So there are arguments against as much there are in favor. For example, counter-argument to apprehensions of water resources depletion is that, life cycle assessment (LCA) of CBM-operations from other regions of the world reveals that water discharge (drafting) only peaks in the initial stages (dewatering stage), gradually declining as production soars/stabilises. Which means, water resources depletion owing to CBM might be just a fleeting phenomenon.

Just recently another set of agitations has flared up in the Delta (Neduvasal Village, Tamil Nadu) at the possibilities of shale gas exploration as parts of the Discovered Small Fields (DSF) project, initiated by the Center only this past year. But be it CBM or shale gas, the core issue has always been the sustainability of the agrarian communities, in face of projected eco-hydrologic hazards due to hydrocarbon explorations.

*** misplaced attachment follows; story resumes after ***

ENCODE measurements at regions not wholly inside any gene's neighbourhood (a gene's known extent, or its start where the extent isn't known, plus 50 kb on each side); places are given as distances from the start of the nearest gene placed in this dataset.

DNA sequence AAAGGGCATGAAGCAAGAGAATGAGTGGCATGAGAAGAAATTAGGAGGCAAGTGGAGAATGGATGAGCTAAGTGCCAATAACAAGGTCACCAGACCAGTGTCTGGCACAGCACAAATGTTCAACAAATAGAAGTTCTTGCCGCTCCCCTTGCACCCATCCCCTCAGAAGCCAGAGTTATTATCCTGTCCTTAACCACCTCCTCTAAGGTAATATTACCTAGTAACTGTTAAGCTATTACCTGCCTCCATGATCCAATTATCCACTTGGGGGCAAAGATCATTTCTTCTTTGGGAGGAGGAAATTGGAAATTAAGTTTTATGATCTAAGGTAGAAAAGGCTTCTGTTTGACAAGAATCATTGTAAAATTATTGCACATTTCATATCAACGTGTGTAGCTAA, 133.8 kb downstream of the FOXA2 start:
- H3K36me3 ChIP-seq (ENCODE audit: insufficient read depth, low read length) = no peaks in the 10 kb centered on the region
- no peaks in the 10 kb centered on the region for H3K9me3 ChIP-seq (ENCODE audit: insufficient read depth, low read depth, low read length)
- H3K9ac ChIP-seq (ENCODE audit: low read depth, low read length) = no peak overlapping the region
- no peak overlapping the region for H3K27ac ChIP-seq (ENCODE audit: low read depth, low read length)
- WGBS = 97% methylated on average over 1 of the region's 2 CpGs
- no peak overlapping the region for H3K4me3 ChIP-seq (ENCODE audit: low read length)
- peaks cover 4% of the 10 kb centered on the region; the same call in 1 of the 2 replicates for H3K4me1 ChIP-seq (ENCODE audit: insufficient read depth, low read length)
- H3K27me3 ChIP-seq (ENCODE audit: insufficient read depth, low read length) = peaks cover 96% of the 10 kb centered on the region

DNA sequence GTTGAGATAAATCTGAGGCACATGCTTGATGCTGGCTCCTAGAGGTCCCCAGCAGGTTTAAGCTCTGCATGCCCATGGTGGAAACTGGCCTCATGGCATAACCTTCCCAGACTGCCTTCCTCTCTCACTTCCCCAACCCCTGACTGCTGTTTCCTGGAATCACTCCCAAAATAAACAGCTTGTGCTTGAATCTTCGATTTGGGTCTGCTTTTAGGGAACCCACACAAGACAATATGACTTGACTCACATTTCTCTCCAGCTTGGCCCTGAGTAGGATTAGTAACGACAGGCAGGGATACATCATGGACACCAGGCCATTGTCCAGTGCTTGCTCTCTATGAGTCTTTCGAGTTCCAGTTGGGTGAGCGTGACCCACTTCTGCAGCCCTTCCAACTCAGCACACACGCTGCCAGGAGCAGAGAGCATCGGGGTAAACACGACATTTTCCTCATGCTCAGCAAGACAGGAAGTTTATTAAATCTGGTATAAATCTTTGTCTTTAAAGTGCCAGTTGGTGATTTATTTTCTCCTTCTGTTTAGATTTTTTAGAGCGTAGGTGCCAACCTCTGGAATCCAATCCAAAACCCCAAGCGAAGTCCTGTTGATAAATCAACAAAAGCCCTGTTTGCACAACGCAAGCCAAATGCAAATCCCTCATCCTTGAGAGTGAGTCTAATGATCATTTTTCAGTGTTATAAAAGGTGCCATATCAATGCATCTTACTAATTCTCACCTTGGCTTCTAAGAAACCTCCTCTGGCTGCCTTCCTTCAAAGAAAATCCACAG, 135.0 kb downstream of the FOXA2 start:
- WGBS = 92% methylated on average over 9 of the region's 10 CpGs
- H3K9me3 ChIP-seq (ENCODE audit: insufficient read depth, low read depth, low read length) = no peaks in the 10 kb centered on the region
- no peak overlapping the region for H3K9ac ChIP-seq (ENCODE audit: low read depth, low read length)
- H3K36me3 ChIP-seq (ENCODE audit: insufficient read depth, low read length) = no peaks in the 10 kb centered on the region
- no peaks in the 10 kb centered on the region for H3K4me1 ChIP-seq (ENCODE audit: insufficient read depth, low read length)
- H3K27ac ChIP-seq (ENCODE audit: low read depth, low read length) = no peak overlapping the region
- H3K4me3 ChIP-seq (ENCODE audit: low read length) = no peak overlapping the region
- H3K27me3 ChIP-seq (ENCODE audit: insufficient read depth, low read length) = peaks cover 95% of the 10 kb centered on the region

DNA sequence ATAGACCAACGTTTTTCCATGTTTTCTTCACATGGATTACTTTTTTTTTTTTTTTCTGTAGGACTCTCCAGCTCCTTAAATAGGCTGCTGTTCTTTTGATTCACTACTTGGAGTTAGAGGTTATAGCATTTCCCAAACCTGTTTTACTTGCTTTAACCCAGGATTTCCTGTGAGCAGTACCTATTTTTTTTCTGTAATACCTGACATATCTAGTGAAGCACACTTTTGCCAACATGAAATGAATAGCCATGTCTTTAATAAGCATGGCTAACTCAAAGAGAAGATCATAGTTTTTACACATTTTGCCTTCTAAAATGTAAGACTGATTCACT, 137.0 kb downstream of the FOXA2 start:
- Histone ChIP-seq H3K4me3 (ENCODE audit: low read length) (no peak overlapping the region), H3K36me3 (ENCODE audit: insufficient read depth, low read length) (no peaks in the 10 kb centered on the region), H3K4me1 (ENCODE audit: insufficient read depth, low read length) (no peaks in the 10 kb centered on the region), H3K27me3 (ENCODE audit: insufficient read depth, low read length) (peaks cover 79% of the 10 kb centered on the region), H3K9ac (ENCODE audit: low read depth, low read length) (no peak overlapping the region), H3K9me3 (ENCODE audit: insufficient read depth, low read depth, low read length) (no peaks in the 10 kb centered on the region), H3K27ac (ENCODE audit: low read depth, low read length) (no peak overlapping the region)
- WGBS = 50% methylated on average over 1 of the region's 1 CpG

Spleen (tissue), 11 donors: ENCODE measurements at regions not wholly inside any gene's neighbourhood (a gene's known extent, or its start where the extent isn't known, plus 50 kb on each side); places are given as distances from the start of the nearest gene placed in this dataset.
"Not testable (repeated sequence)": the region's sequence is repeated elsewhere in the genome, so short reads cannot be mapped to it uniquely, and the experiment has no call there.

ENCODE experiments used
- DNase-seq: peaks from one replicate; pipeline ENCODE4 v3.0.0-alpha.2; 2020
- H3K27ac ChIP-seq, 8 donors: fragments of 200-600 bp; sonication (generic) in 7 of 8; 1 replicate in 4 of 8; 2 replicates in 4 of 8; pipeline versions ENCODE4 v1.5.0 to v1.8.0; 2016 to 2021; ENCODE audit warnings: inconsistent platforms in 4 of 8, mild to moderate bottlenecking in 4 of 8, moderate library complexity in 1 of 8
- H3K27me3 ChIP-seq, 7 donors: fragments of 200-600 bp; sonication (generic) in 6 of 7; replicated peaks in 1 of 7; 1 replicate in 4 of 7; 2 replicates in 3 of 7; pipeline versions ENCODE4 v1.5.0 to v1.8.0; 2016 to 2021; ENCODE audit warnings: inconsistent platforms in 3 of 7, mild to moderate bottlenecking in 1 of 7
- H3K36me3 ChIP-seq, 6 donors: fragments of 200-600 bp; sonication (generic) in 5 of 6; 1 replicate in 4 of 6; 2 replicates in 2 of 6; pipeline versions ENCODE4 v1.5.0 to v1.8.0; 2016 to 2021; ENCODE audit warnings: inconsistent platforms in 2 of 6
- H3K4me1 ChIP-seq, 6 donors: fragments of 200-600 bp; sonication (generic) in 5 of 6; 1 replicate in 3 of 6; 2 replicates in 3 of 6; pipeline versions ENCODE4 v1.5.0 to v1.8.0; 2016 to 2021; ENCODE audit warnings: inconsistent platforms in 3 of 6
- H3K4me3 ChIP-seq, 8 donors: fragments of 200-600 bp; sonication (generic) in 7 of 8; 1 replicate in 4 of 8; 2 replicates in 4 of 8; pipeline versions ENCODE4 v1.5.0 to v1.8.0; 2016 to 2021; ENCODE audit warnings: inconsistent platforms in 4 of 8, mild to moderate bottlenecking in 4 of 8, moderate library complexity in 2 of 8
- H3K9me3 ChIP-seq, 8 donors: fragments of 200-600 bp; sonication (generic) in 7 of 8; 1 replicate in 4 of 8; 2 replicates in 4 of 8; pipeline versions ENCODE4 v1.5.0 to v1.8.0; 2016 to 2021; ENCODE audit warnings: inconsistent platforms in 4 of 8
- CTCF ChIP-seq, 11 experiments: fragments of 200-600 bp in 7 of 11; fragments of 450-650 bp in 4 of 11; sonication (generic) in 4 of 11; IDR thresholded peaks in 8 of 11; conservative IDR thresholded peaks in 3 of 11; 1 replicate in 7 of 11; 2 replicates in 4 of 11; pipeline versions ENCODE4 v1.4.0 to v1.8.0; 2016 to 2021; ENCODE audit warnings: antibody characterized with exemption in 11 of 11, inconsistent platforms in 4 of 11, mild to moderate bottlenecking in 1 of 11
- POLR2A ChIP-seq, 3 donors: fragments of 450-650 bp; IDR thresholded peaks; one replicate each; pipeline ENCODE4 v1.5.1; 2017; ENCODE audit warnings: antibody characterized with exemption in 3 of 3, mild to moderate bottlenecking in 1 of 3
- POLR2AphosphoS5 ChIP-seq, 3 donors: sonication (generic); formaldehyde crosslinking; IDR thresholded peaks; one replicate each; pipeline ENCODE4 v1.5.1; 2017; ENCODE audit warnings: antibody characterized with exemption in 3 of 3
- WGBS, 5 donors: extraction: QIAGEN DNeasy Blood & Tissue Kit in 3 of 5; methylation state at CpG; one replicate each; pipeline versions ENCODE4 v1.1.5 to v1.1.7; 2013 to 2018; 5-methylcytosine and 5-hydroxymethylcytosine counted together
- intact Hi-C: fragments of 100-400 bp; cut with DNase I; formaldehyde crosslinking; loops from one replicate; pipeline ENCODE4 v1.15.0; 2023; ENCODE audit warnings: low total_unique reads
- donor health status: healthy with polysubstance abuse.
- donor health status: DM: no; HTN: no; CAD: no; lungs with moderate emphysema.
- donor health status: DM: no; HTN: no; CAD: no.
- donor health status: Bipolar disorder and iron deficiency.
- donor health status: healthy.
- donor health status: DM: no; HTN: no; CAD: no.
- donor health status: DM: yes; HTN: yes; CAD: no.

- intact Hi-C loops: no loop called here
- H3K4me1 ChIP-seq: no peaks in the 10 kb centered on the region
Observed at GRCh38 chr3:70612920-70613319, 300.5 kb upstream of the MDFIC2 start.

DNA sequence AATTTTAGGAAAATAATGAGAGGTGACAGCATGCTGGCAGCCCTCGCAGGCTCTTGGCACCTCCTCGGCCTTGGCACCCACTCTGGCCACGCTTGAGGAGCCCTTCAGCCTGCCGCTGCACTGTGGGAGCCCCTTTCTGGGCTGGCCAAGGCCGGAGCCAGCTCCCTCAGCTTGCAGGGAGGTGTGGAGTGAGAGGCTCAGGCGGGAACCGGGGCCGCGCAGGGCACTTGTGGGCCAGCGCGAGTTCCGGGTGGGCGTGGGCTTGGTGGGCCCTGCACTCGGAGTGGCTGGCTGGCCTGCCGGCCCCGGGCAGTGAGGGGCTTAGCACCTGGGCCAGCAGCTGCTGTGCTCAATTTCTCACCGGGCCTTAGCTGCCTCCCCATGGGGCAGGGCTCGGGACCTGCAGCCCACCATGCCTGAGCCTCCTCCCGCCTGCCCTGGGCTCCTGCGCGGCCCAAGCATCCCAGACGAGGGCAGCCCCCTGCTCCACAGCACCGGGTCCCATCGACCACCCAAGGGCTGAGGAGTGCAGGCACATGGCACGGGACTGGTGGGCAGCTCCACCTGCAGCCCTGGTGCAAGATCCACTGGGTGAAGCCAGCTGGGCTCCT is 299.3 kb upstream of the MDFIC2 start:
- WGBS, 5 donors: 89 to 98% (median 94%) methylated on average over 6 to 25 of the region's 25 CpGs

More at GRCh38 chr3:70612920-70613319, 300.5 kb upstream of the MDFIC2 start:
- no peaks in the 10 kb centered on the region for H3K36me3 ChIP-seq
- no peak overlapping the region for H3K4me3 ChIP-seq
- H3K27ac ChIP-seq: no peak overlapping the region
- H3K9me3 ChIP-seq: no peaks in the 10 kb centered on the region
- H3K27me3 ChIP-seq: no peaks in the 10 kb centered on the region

If it has to materialise ever in future (in Tamil Nadu or elsewhere in the country), probably the best bet would be to drill a few pilot-scale wells to conduct a detailed EIA involving regional geology, hydrostratigraphy, topography, vegetation, climate, and land management practices to ascertain potential impacts of hydrocarbon on human dynamics. Holistically, it may call for multi-agency collaboration, with ample provisions left for site-specific inputs from the locals. The USGS in lieu with the USEPA, had been conducting similar studies since the late '90, which could be consulted should the need be. It will be imperative to draw up a detailed regional hydrologic budget, identifying exact sources and sinks. Based on that, 4-D (including time) hydrologic models need to be designed/simulated with projected land management changes, and climatic factors to evaluate potential impacts on sustainable development for future.

(Sriroop Chaudhuri is Assistant Professor at Jindal School of Liberal Arts and Humanities, and Adithyalakshmanan is a First-year Student in the same institution. The views expressed are strictly personal.)
Sriroop Chaudhuri/Adithyalakshmanan

Sriroop Chaudhuri/Adithyalakshmanan